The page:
Ask the examiner: advisory

Mar 01, 2019

How do you feel about the content changes that bring Advanced Performance Management (APM) to the new advisory module?

Examiner: I believe the changes were necessary and in response to the need to align Advisory to the activities firms are providing clients in their practices.  

Would you like to comment from your perspective on the changes to advisory?

Examiner: Calling out the strategic models on the Advisory Competency Statement is a candidate-friendly strategy. Candidates have struggled in the past to add meaningful discussion beyond merely repeating a model. Candidates can now see which models are in scope and there is no excuse for not applying parts of a model to an indicator. 

Topic areas 2.6 and 2.7 are a very exciting topic on mergers and acquisitions. The material is pitched at the right strategic level for FAE. The quantitative techniques involved have been taught earlier at CAP 2, so the challenge for candidates is to look at the reasons why. There is excellent guidance in the slides.

Topic 4.2: Big data is another exciting addition to advisory. Everyone hears about big data and what it means, but the syllabus team have done an excellent job in containing it to a succinct yet strategic overview. I’m sure this topic could go off on many tangents and get statistical or computer programming-heavy, but instead it provides candidates with a great jumping off point for future lessons in this area. Candidate’s careers will likely have a lot to do with big data in the future. 

The final new topic area introduced is Topic 5: Leadership and Soft-skills. I am glad this has been introduced at FAE. Chartered Accountants are expected to be leaders in their chosen role, so I am pleased that we are arming candidates with a wide variety of tools and concepts to give them a good grounding in leadership. The material is extremely practical and will serve candidates in their careers.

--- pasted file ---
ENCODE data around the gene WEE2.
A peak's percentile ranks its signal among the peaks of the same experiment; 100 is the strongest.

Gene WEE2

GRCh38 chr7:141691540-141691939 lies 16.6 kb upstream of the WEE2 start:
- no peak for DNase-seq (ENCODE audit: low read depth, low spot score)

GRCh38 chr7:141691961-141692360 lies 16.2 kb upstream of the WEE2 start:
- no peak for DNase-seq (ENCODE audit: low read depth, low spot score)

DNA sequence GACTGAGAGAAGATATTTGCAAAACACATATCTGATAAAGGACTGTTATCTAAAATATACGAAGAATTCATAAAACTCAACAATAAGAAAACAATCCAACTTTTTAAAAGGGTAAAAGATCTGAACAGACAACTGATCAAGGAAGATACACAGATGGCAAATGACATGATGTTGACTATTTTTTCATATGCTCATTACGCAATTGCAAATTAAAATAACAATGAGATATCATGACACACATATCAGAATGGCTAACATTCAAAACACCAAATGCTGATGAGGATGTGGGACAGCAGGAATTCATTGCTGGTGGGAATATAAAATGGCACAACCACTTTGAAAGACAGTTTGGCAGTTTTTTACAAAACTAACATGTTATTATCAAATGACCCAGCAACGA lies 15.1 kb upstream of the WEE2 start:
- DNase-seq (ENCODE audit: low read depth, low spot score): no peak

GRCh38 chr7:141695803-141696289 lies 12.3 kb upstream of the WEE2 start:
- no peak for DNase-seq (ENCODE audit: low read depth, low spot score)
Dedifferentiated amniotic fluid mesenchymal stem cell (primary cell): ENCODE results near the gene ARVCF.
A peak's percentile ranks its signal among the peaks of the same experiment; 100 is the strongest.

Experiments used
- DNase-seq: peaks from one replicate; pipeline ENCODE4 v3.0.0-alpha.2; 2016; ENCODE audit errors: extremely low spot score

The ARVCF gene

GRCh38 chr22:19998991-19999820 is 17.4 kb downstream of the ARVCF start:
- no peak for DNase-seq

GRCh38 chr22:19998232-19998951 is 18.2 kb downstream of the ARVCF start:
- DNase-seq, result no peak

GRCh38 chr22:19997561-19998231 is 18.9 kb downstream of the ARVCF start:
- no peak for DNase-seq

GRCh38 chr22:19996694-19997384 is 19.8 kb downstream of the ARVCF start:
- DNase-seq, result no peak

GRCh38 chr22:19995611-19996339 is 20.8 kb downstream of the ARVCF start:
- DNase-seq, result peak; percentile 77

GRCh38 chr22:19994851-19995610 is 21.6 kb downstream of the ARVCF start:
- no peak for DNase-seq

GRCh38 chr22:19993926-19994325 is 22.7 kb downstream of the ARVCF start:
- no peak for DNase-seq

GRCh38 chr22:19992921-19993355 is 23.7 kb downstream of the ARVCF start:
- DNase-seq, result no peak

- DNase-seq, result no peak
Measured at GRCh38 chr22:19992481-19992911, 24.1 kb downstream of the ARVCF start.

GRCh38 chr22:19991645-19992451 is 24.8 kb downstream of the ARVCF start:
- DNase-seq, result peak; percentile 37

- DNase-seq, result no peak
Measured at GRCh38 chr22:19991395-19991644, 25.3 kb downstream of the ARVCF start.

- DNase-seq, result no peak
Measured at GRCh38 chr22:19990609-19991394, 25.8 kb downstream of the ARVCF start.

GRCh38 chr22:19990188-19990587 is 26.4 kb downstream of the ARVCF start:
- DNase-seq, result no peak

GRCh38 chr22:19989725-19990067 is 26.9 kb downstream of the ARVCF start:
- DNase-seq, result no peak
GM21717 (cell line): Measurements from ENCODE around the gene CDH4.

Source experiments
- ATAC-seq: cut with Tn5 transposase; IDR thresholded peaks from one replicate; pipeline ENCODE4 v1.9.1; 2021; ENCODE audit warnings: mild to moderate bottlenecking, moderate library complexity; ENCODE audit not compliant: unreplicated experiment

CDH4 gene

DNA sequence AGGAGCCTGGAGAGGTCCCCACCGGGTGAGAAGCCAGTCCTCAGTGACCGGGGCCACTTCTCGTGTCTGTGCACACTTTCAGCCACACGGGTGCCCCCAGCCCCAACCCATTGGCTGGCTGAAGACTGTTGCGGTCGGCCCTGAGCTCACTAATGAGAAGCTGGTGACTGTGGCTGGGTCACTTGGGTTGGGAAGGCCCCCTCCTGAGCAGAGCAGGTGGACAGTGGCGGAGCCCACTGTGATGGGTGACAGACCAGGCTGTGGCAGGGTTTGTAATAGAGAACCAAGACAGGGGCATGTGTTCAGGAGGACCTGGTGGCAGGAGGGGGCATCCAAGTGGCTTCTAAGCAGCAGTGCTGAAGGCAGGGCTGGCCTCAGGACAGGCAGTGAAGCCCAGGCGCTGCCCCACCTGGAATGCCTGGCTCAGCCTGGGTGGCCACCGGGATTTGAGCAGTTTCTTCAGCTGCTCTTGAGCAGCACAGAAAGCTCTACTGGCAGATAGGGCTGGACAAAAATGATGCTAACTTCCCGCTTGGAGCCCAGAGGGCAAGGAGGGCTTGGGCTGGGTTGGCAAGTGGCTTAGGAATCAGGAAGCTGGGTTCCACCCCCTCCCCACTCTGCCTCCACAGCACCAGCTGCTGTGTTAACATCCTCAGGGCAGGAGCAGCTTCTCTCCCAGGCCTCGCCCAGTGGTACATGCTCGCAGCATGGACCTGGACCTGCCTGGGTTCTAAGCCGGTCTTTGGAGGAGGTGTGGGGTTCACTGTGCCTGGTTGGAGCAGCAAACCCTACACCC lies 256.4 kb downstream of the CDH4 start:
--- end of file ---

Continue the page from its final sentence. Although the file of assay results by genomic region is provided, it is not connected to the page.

Candidates may be apprehensive approaching these new topic areas. Any advice for tackling this new material?

Examiner: Apprehension is understandable and I empathise with all candidates. But, as written by the Exam and Syllabus Development Executive before, a methodical, regular approach to study is required for success at advisory. For example, candidates should go through each of the strategic models. The starting point for answering indicators is complete familiarity with the model. The indicator may lean towards one or more parts of a model so this is where practice will allow candidates to tailor the model to their required answer. 

A lot of the mergers and acquisitions material has been covered at CAP 2, so candidates should be familiar with the concepts. Candidates should be reading the Financial Times at least once a week; a lot of strategy is revealed in reporting on companies’ reasons for merging or acquiring. 

In big data, candidates should keep an open mind. This topic is similar to the concept of management accounting in so far they are both creating the conditions for future success. Using data as a means of developing future strategies is no different from using budgetary control to shape better future controlled outcomes. 

In leadership, candidates should try to understand the styles and techniques taught. A practical way to get to grips with them is to see if candidates can identify these behaviours in their colleagues and superiors. The more candidates can link this topic to relevant examples in their own workplace, the better the answers will be for indicators aimed at simulating real environments.

What do you see as the key lesson for advisory candidates?

Examiner: The key lesson in advisory is for candidates to simply add value to their responses. Merely regurgitating passages from their materials won’t do. It won’t work with their clients and it won’t work in their responses. 

Any advice proffered will have to be tailored to the specific facts of that situation. It is no different in the candidate’s advisory exam. If anything, we are preparing candidates for this value-adding mindset from the get-go.